Development economist Jean Dreze has been vociferous critic of the Narendra Modi government‘s demonetisation of Rs 500 and Rs 1,000 notes a year back. He had famously warned that “demonetisation in a booming economy is like shooting at the tyres of a racing car”. A year on, it seems his caution has come true. In the first quarter of the current financial year, the GDP growth slowed to a three-year low of 5.7 percent due to twin effect of goods services tax and note ban.
On the eve of the anniversary of the most disruptive step taken by the National Democratic Alliance government, Firstpost did an email interview with Dreze. Here are the excerpts:
It’s been a year since demonetisation. Do you see it as a success or as a failure?
I think that it is best to be frank about demonetisation and admit that it was a goof-up. The objectives outlined by the prime minister in his speech of 8 November 2016 have certainly not been met. If there were other objectives, let him spell them out. Otherwise, let him accept that it was a blunder.
I used to wonder, like many other economists, what the objective of the exercise really was. Various hypotheses have been put forward. None of them really explain why the prime minister would want to take this sort of risk with the economy. Today, my hunch is that he meant what he said on 8 November last year. He really believed in the myth that black money is a gigantic hoard of cash, waiting to be raided.
Why is this a myth?
Because it reflects the common misconception that black money is a stock rather than a flow. In economics, black money essentially refers to illicit earnings. That is a flow, not a stock. Illicit earnings do not stay still and accumulate, like a hoard. They are used to buy Jaguars, shop in Dubai, fund lavish weddings and so on. In the process, black money gets laundered, so to speak. The wrong idea that illicit earnings are stashed away in an accumulating hoard is a source of endless confusion. At any particular point of time, of course, some black money is held in cash. But launching a one-off strike on that cash residual does very little to stem the flow of illicit earnings. It’s like a swipe of the mop under the running tap.
The RBI has said that almost all the money that was withdrawn has come back into the system. Does it mean that there was no black money in the system?
There is plenty of black money around, in the sense of illicit earnings. But as I said, we have to distinguish that from the myth of tainted cash hidden in suitcases. To the extent that some of that tainted cash did exist, it was neatly laundered as demonetisation unfolded. Indeed, we know that most of the high-denomination notes came back to the banks. So either demonetisation was futile, because there was very little tainted cash in the first place, or it turned into a money-laundering operation. Today, the government is saying that it will go after the laundered black money by investigating millions of bank accounts, conducting tax raids and so on. But this is just another delusion.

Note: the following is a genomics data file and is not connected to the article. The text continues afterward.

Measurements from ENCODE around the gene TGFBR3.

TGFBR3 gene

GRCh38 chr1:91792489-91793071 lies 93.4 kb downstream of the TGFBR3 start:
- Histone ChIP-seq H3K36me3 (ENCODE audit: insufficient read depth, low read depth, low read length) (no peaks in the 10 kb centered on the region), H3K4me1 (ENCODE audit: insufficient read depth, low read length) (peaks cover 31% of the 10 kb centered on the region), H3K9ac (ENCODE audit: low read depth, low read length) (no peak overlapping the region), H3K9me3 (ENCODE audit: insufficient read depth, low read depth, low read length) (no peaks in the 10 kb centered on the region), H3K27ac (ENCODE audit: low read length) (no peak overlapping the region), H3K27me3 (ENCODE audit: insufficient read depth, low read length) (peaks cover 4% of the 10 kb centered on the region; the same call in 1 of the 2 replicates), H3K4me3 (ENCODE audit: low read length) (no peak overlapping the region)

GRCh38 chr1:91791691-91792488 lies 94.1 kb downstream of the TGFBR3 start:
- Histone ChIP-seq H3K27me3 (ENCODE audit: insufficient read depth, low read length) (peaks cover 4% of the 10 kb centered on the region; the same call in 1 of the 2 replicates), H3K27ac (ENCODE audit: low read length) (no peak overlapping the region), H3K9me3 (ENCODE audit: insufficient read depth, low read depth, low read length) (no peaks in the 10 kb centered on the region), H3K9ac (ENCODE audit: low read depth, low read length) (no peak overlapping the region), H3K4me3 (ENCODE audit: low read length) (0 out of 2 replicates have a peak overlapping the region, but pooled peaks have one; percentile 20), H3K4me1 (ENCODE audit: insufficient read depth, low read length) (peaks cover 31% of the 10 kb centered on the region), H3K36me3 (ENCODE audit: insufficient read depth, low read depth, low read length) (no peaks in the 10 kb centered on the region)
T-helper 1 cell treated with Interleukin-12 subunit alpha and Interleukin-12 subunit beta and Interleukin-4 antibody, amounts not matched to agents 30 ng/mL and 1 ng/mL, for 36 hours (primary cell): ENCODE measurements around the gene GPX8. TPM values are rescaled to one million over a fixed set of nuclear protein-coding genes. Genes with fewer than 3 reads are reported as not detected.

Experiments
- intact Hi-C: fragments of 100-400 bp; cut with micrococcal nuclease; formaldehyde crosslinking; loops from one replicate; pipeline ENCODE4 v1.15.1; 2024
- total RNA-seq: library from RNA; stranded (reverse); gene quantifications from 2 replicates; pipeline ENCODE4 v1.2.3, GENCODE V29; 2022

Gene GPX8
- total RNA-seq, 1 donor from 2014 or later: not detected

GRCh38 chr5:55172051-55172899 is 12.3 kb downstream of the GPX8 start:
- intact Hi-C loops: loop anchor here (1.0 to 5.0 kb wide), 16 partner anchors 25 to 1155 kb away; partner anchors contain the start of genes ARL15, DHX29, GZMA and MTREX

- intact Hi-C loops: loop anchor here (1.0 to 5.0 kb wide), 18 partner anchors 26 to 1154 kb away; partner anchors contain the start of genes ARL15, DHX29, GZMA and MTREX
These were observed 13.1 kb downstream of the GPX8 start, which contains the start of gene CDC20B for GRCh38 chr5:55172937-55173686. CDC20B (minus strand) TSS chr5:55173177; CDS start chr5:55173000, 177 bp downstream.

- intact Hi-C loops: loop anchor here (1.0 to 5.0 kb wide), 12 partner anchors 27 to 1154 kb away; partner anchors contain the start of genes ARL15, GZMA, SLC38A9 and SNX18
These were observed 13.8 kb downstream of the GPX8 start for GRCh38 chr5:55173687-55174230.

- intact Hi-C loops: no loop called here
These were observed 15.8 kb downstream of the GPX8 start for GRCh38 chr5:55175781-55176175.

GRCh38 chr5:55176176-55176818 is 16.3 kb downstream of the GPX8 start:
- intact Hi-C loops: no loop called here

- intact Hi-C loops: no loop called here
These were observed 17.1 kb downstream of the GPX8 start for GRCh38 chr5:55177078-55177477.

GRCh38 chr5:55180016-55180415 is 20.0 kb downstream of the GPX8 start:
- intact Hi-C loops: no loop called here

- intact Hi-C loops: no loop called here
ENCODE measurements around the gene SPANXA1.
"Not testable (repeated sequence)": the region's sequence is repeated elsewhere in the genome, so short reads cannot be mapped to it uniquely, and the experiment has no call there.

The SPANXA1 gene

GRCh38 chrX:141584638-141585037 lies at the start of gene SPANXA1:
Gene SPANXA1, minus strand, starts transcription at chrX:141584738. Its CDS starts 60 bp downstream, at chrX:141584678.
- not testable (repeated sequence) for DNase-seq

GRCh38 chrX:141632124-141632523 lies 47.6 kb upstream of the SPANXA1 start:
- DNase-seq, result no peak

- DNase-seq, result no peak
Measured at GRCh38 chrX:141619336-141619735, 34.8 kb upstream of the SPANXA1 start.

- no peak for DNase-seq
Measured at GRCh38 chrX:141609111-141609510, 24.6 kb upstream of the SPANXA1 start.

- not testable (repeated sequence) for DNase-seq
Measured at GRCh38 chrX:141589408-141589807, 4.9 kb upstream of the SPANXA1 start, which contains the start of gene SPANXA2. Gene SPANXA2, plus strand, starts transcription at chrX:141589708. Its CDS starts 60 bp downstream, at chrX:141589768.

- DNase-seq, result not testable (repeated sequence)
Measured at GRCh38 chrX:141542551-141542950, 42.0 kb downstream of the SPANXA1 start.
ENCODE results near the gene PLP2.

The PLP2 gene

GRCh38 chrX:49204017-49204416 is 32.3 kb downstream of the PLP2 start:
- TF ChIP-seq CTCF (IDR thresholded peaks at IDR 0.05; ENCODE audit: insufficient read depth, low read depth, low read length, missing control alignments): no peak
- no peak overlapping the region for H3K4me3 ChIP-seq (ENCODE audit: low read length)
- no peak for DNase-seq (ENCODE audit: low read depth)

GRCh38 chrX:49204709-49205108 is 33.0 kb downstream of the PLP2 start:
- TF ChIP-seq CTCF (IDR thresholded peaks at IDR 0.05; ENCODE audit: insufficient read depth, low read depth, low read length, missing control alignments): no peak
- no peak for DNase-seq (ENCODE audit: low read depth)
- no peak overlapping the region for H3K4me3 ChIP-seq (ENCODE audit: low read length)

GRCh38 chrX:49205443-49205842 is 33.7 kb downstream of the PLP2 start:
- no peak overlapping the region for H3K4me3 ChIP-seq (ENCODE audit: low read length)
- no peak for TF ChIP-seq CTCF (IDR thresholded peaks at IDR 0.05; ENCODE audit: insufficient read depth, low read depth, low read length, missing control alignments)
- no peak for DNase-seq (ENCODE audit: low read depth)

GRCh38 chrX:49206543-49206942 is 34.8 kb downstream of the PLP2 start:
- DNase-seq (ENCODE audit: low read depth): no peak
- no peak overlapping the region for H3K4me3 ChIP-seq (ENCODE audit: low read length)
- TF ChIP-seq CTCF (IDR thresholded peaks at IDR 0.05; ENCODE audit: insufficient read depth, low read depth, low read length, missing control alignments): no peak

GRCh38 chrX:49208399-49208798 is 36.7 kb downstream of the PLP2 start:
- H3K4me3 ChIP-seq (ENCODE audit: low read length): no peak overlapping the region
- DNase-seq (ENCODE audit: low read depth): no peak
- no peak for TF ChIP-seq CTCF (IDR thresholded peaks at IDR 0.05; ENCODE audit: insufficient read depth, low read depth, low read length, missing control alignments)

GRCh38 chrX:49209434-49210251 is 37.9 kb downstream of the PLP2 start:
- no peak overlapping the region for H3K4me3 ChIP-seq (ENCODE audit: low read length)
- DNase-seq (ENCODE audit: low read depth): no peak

What do you think of cashless economy? As a country, are we ready for this transition?
I think that this idea is characteristic of a tendency to try and climb the ladder from the top. Other examples are the fixation with bullet trains and smart cities. What most people actually need is trains that run on time and cities with essential amenities. Similarly, when it comes to transactions, people need good banking services, along with the obvious convenience that cash provides on a daily basis. Effective banking services are still lacking in large parts of India. The cashless economy, if desirable at all, is a futuristic idea that has little relevance to the pressing problems that millions of people face today.
With demonetisation, even the small shopkeepers have started using Paytm or other such Apps. In a way, demonetisation has provoked us to go digital and digital means white transactions?
I have nothing against these Apps, let those who find them convenient use them. But I see no case for promoting them through coercive or reckless means such as demonetisation. At best, there is a case for facilitating or subsidising some digital payment systems.
The economic survey suggests that demonetisation has impacted the GDP growth by as much as 1.2 percent. But then any changes, even a smallest of change in our personal live, make an impact.
This estimate is highly speculative, and the correct figure may be much worse. But assuming it’s 1.2 percent, that is what the central and state governments combined spend on health care. In other words, the economic loss from demonetisation was equivalent to a whole year’s public expenditure on health. My fear is that the loss will not end there, and that demonetisation will turn out to have pushed India onto the slippery slope of economic slowdown and adverse expectations. The main issue, however, is not GDP growth but what happens to people’s lives. In that respect, what happened in the first two months of demonetisation alone was an unforgivable catastrophe.
How do you see remuneration, particularly to weaker sections of society like those engaged in MNREGA getting it straight into their bank account. It negates role of middlemen in whatever capacity taking cuts. Would you call it a welcome move?
The payment of NREGA wages into bank accounts began almost 10 years ago. In fact, the big breakthrough in financial inclusion in India came with NREGA, much before Jan Dhan Yojana. I think that bank payment of NREGA wages is not a bad thing, except that the banking system is still unequal to the task. Payments are routinely delayed and bank premises are awfully overcrowded in many areas. That is why I feel that what people need today is good banking services, not the rosy promise of a cashless economy.